November 12: The first general election under the one party state is held: 93 percent of the electorate votes for Hitler.
December 1: A law for “security of state and party” is passed.
Throughout 1933, approximately 40,000 Germans are arrested.


March: Soviet Russia passes legislation making homosexual acts punishable by law.
April 20: Himmler is made acting chief of the Gestapo.
June 28: “The Night of Long Knives.” SA chief Ernst Roehm’s associates are murdered, together with three hundred men not connected with his organisation. Roehm is executed two days later. Hitler issues a stern directive that homosexuals are to be expelled from the ranks.
July 3: The Ministry of Justice declares the Roehm purge “to be entirely within the law.” Hirschfeld’s successor, Kurt Hiller, is shipped to Oranienburg, a concentration camp near Berlin. He survives the war.
July 20: The SS is established as an independent organisation under Himmler.
August 2: President Paul von Hindenburg dies.
August 17: A law is passed against “fomenting subversion among the armed forces.”
August 19: Hitler asks the German people to approve his new powers; more than 90 percent do so in a vote.
October-November: The first large wave of arrests of homosexuals occurs throughout Germany.
October 24: A secret letter is sent by the Gestapo to police departments throughout the country, ordering them to submit lists of all men known to be, or to have been, homosexually active.
October 26: A special department on abortion and homosexuality is set up by the Berlin Gestapo under SS Captain Joseph Meisinger.
November 20: Himmler is appointed head of the entire Gestapo organisation.
December 20: A law against “insidious slander” is passed, under which any criticism of the regime, even as a joke, is considered criminal blasphemy.
Throughout 1934, approximately 70,000 Germans are arrested.


March 16: All able-bodied men between the ages of eighteen and forty are drafted for military service.
April: Jehovah’s Witnesses are banned from all civil service jobs and are arrested throughout Germany.
May 21: Only men with proven “Aryan ancestry” can serve in the armed forces.
May 22: The SS magazine Das Schwarze Korps demands the death penalty for homosexual men.
June 28: New Laws are passed concerning Paragraph 175. The SS courts use the law and the new amendments to widen the scope of persecution. They come to regard as felonious almost any conceivable contact, however tenuous, between males.
July: The courts issue several landmark decisions. Any action is punishable as a crime if the “inborn healthy instincts of the German people” demand it. Furthermore, any action can now be punished without a judge’s referring to a specific criminal statute. The basic precepts of Western judicial procedure are thus abolished.
September 14: The Nuremburg laws are enacted as “laws for protection of German blood and honour.” Jews are deprived of civil rights and citizenship. Intermarriage is prohibited. Sexual contacts between Jews and non Jews are considered crimes of “racial desecration.” So-called People’s Courts are established to try cases of racial treason.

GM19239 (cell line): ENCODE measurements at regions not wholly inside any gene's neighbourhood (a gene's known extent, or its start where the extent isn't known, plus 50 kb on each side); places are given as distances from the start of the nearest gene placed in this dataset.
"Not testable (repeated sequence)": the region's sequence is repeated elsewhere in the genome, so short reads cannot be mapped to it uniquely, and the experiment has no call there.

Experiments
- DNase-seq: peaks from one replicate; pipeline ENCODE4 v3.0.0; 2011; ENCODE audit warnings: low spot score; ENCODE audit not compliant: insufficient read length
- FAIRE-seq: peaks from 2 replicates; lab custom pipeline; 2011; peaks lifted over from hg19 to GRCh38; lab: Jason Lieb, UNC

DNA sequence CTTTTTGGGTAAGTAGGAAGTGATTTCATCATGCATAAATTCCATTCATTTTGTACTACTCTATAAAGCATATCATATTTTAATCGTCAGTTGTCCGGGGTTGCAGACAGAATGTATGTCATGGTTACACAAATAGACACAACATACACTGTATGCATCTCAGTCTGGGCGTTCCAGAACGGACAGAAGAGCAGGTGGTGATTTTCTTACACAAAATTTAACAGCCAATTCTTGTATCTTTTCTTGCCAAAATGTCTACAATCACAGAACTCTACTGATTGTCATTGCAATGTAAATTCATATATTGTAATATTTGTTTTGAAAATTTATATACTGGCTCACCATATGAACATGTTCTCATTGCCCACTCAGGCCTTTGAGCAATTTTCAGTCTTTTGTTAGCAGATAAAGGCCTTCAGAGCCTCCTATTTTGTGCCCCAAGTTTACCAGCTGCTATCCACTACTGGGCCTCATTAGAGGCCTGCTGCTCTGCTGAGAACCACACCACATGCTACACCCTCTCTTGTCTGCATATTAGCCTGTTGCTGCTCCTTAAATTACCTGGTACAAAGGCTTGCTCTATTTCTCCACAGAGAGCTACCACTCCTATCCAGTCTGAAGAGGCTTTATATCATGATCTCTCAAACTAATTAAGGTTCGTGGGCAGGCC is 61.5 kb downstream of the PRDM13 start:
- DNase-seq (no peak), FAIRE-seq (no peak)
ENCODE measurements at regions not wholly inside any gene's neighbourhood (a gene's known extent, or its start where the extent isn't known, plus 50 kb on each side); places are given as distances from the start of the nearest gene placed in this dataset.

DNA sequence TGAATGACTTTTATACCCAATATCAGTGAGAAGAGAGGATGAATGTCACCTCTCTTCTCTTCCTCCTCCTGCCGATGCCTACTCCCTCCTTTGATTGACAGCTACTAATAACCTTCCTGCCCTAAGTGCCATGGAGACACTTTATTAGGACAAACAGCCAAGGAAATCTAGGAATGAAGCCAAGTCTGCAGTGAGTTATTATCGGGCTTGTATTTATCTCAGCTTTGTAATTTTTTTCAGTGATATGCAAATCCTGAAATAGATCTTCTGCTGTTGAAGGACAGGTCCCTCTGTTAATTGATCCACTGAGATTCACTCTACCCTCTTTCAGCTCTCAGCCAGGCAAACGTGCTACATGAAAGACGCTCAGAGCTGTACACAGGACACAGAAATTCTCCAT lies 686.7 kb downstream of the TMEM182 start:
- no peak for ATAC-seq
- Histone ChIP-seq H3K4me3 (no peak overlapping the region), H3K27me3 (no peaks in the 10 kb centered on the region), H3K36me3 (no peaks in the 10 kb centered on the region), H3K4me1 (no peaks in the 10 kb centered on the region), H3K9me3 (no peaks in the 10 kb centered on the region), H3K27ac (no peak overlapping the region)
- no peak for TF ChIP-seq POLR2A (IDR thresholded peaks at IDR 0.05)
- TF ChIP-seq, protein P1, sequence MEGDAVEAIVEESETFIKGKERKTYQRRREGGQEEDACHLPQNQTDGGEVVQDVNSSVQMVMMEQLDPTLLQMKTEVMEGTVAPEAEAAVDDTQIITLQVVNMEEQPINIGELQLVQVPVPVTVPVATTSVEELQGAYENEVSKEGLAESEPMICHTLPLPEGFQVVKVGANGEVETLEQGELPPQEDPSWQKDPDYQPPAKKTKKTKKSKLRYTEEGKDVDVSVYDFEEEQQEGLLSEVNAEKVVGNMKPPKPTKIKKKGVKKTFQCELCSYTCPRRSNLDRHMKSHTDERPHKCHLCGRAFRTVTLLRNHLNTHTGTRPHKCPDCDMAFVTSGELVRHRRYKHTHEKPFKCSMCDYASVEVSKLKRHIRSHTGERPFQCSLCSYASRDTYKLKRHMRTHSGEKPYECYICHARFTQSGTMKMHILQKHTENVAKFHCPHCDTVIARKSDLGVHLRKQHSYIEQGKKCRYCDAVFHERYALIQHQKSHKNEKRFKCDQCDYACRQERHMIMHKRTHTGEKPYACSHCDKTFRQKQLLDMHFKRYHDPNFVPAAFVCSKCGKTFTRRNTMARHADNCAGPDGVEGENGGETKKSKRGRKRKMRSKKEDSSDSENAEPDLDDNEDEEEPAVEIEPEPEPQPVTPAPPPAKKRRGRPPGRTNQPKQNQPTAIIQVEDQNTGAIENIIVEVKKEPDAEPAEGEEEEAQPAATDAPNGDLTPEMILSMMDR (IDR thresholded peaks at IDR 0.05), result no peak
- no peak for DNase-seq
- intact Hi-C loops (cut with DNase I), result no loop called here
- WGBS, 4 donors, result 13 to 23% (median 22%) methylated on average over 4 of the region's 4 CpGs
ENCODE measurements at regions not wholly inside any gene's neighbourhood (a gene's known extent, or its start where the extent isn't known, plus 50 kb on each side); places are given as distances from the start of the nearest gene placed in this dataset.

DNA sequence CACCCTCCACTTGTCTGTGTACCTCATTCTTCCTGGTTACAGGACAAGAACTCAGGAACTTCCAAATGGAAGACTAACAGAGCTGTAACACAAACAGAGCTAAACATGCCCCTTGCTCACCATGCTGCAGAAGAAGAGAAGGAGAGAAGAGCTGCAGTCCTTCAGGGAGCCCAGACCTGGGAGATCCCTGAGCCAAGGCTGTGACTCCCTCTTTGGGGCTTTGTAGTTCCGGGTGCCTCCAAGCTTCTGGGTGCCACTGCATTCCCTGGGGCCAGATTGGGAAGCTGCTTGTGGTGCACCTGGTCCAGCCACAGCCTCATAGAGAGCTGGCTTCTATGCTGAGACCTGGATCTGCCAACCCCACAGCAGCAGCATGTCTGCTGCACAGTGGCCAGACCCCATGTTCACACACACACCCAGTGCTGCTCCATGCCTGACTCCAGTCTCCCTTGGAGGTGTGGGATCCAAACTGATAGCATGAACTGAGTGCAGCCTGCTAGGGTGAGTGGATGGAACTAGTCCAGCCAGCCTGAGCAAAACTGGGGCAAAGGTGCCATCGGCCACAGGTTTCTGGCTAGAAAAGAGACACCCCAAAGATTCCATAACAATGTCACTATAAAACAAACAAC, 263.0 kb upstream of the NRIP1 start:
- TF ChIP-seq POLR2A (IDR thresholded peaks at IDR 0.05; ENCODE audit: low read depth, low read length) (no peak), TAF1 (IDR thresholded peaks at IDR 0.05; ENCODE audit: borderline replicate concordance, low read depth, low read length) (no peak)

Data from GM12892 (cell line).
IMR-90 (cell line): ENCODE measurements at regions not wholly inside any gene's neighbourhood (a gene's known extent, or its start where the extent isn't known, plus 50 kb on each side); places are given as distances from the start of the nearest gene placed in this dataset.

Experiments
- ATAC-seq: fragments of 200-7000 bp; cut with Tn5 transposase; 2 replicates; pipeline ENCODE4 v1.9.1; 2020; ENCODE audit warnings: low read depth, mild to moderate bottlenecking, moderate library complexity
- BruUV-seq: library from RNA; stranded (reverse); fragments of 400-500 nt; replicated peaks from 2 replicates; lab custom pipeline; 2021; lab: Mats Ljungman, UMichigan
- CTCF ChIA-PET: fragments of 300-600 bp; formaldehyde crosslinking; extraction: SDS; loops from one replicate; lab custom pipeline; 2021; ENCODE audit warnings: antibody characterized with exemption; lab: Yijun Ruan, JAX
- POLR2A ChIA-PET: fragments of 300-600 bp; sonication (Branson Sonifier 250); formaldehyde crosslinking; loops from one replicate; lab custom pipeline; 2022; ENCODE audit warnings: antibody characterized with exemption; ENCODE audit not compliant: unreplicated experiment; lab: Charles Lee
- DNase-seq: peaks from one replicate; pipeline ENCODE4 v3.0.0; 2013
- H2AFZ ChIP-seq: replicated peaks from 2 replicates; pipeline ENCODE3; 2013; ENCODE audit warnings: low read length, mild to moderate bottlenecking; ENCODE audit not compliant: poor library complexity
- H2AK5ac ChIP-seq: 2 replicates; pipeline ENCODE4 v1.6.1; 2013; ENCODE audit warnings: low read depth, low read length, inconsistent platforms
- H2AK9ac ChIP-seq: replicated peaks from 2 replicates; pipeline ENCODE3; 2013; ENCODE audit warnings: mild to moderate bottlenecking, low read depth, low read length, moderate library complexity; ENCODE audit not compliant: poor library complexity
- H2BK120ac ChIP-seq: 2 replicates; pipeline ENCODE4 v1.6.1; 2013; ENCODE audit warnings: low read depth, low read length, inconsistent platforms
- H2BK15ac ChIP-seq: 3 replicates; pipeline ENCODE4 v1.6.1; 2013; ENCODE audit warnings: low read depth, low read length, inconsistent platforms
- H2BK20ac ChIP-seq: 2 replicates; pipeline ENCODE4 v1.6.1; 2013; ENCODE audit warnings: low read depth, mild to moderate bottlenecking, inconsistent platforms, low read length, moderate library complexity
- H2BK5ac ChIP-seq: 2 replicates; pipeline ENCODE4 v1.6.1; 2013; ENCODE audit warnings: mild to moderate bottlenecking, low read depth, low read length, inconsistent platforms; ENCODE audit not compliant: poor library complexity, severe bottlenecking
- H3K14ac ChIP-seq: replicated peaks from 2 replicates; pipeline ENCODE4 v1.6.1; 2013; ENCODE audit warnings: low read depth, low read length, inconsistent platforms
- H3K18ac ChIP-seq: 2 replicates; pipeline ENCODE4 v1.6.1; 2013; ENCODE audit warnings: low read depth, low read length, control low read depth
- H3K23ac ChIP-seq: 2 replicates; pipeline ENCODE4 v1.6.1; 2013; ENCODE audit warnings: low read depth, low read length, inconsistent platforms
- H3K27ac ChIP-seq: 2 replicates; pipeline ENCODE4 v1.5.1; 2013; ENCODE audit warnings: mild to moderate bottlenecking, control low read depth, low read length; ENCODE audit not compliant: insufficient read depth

October 28: A directive is issued to promote “biological marriage,” under which women are encouraged to produce illegitimate children.
December 12: The “Spring of Life” organisation is established to supply homes and care for unmarried mothers and their children. SS men are to act as studs for childless women.
Throughout 1935, approximately 85,000 Germans are arrested.


February 10: Gestapo actions are declared not legally reviewable.
March 7: The German army reoccupies the Rhineland.
March 29: The SS is increased to 3,500 men.
June: Women are forbidden to act as attorneys and judges. The Institute for Racial Hygiene and Population Biology is founded. The institute deals with asocial groups such as Gypsies.
June 17: Himmler is appointed chief of German police. He now rules all SS and police forces.
July: The first group of Gypsies is sent to Dachau.
August 1: The Olympic Games open in Berlin. Anti-Semitic signs are removed and gay bars are reopened.
August 28: Mass arrests of Jehovah’s Witnesses take place in key cities. Most of them are taken to concentration camps.
September 13: An SS ordinance requires every SS man to produce four children- if not with his wife, then with another woman.
October: Systematic campaign begins against Catholic priests, dignitaries, monks, and schools. They are charged with transferring money illegally, hiding non-Aryans, and engaging in homosexual activities.
October 10: Himmler says that homosexuals must be eliminated as a danger to the German race.
October 25: Italy and Germany sign an alliance pact.
October 26: The Federal Security Office for Combating Abortion and Homosexuality is established.
November 25: A pact is signed by Japan and Germany; the Japanese are declared “honorary Aryans.”
December 10: Courts rule that “illicit sexual acts” do not have to be acts; intent is what counts. Originally meant for relationships between Jews and non-Jews, the ruling also applies to cases of “homosexual debauchery.”
Throughout 1936, approximately 90,000 Germans are arrested.


February 17: Himmler gives a secret speech before SS leaders in which he says all homosexuals must be eliminated. SS men caught in homosexual acts should be put in concentration camps and then “shot while trying to escape.”
March: Pope Pius XI issues an encyclical denouncing the Nazi regime’s persecution of Catholic clergymen and institutions, a violation of the 1933 agreement.
May: A decree allows unmarried mothers to change their names and those of their illegitimate children.
May 28: In a nationwide radio broadcast, Goebbels says that all Catholic institutions are breeding grounds of homosexual activities.
July 1: Martin Niemoller, pastor of the Protestant Confessional Free Church, is arrested.
Summer: The Ministry of Justice issues an ordinance stating that beating of prisoners is permissible for “purposes of intense interrogation,” but it must be limited to twenty five blows. Hitler orders a stop to anti Catholic trials.